Proof of a visual word form area?

 In brain connectivity, brain injury, development, language, modularity

The visual word form area (VWFA) is one of the most contested concepts of modern neuroscience. Its proponents claim that a dedicated slice of cortex in the occipitotemporal region of the brain – probably centered on the fusiform gyrus – underlie the ability to read. The most radical version of this hypothesis states that the VWFA is a specialized module – an idea that implicates some sort of genetical determinism. Since writing only has been around for some 6000 years many researchers doubt that there have been enough time for such a module to evolve. Instead, they expect reading to piggybackride on other, perhaps more general, visual processes.

The April 20 issue of Neuron contains a case study of man surgically treated for epilepsy that bears on these questions. As a consequence of excision of cortical tissue posterior to the putative VWFA this patient developed a case of pure alexia where, whereas before surgery he took ~600 ms to read a word, regardless of word lenght, after surgery his reading slowed to ~1000 ms for three-letter words and increased by ~100 ms per additional letter.

Crucially, postsurgical fMRI tests showed that the VWFA no longer responded more to words than to other objects, even when words were contrasted with viewing a simple fixation point. The authors suggest that this lack of activation is explained by the fact that postsurgically the VWFA is no longer receiving its normal input. Instead, a more widespread activation pattern, including frontal, parietal, and temporal sites, appear to "take over", resulting in a letter-by-letter reading strategy.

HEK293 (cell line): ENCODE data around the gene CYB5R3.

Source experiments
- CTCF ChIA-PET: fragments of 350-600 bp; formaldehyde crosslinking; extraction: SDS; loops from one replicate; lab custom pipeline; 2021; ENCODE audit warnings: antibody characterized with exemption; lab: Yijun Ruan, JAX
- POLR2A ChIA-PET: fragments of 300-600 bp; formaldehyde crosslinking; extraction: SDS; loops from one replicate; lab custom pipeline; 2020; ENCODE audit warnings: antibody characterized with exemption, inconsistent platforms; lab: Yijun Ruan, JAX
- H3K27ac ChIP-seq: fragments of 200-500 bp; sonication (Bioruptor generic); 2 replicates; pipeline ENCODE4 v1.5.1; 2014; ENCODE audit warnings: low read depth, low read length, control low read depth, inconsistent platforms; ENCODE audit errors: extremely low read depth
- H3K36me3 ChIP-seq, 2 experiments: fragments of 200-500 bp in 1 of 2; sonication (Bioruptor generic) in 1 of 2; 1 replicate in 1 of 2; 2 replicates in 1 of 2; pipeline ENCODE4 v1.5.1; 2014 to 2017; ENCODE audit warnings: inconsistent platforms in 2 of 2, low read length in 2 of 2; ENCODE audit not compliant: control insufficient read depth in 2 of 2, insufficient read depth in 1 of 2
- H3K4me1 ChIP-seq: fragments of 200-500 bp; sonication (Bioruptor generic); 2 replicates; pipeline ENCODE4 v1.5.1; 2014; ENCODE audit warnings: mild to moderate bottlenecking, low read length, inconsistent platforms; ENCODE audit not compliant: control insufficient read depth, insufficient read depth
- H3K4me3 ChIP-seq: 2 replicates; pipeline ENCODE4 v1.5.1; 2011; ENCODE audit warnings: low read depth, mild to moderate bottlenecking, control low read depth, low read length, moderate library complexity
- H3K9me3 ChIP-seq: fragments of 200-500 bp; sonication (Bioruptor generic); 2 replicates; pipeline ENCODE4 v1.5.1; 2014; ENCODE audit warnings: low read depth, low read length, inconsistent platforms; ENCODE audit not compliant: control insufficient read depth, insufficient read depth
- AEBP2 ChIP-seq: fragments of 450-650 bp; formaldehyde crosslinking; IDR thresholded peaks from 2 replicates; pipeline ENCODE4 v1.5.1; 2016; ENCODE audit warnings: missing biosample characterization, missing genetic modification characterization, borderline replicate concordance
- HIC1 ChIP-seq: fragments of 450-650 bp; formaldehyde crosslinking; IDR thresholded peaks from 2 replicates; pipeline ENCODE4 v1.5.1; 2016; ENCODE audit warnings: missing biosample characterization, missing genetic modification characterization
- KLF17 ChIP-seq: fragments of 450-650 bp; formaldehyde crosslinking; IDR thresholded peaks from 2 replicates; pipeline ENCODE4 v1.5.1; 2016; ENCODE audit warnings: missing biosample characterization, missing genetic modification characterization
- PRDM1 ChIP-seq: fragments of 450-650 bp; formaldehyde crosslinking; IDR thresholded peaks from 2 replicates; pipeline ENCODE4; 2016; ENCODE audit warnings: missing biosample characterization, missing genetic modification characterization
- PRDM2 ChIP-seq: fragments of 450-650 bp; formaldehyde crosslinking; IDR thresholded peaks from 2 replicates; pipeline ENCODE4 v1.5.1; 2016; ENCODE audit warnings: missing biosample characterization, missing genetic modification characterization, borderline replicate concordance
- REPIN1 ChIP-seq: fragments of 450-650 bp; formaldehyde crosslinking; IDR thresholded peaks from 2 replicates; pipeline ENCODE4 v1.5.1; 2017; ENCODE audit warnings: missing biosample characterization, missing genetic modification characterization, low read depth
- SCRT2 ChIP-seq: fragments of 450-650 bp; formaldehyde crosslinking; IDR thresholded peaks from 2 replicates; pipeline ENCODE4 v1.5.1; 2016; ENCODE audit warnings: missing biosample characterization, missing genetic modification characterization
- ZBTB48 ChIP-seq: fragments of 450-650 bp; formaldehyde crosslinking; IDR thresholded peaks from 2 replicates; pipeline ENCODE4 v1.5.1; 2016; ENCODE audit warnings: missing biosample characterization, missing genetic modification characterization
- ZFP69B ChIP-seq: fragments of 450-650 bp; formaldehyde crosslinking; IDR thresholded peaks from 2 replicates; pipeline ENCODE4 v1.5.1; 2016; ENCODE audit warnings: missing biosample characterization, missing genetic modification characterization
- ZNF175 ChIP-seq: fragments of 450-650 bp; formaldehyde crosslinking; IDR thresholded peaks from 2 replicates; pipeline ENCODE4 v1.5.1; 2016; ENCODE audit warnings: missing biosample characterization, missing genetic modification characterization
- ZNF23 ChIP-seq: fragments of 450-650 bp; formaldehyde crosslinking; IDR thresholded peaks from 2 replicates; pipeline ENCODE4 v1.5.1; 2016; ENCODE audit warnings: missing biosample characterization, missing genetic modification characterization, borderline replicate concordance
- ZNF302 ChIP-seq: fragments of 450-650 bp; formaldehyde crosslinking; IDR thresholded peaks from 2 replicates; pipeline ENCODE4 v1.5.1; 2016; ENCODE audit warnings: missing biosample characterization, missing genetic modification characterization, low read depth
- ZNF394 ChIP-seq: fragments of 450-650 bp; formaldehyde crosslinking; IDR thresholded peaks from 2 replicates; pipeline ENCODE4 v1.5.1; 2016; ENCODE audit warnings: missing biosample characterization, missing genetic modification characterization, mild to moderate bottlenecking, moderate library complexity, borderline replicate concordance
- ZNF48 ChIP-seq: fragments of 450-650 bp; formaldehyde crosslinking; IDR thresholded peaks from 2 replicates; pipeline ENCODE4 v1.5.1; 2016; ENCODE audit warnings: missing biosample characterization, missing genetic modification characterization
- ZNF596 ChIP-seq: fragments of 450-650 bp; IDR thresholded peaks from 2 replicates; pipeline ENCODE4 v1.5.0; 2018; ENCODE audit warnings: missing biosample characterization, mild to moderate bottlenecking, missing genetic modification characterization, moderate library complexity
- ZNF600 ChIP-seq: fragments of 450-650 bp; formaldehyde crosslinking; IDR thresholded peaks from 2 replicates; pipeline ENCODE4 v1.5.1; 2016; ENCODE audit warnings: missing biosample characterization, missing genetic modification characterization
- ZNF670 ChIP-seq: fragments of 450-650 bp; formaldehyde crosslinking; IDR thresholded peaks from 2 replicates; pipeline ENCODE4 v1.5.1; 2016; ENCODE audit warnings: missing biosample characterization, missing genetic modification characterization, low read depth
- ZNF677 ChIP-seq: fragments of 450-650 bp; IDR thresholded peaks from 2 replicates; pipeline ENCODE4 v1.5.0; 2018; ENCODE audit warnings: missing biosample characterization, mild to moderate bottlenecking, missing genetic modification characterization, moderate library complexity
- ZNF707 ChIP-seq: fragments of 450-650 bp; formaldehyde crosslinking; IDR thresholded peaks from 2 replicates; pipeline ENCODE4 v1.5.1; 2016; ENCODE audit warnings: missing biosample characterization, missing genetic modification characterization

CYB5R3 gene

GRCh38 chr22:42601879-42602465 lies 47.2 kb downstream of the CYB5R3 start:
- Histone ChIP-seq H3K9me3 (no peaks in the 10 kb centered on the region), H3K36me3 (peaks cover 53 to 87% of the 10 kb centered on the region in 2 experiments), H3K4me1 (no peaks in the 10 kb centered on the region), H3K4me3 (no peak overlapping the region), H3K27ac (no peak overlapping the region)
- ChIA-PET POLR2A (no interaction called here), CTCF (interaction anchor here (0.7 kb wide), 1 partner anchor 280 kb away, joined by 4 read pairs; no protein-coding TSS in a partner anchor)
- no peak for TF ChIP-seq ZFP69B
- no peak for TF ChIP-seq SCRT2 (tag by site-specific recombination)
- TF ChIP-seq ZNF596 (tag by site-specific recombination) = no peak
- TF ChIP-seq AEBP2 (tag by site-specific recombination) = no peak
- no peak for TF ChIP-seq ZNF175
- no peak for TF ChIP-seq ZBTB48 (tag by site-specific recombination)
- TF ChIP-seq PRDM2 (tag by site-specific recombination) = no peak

While the study clearly demonstrates that the VWFA plays some kind of (important) role in reading, it doesn't really illuminate what type of function the VWFA performs. And, at the same time, it cannot be said to settle the question of modularity, since the patient was a 46-old man who, of course, has had amble time to develop a reading skill from learning. As Alex Martin notes in a great accompanying resumé, the study do, however, leaves unresolved "the vexing problem of how to account for the intersubject consistency in the general location of the VWFA and other category-related regions in ventral occipitotemporal cortex. One possibility is that the VWFA performs a visual processing function that predisposed it to being co-opted for reading." But there may also be other reasons. In any case, it is a very nice study that will prove important for further debates on both reading and modularity.


Gaillard, R. et al. (2006): Direct intracranial, fMRI, and lesion evidence for the causal role of left inferotemporal cortex in reding. Neuron 50: 191-204.

Martin, A. (2006): Shades of Déjerine – forging a causal link between the visual word form area and reading. Neuron 50: 173-175.


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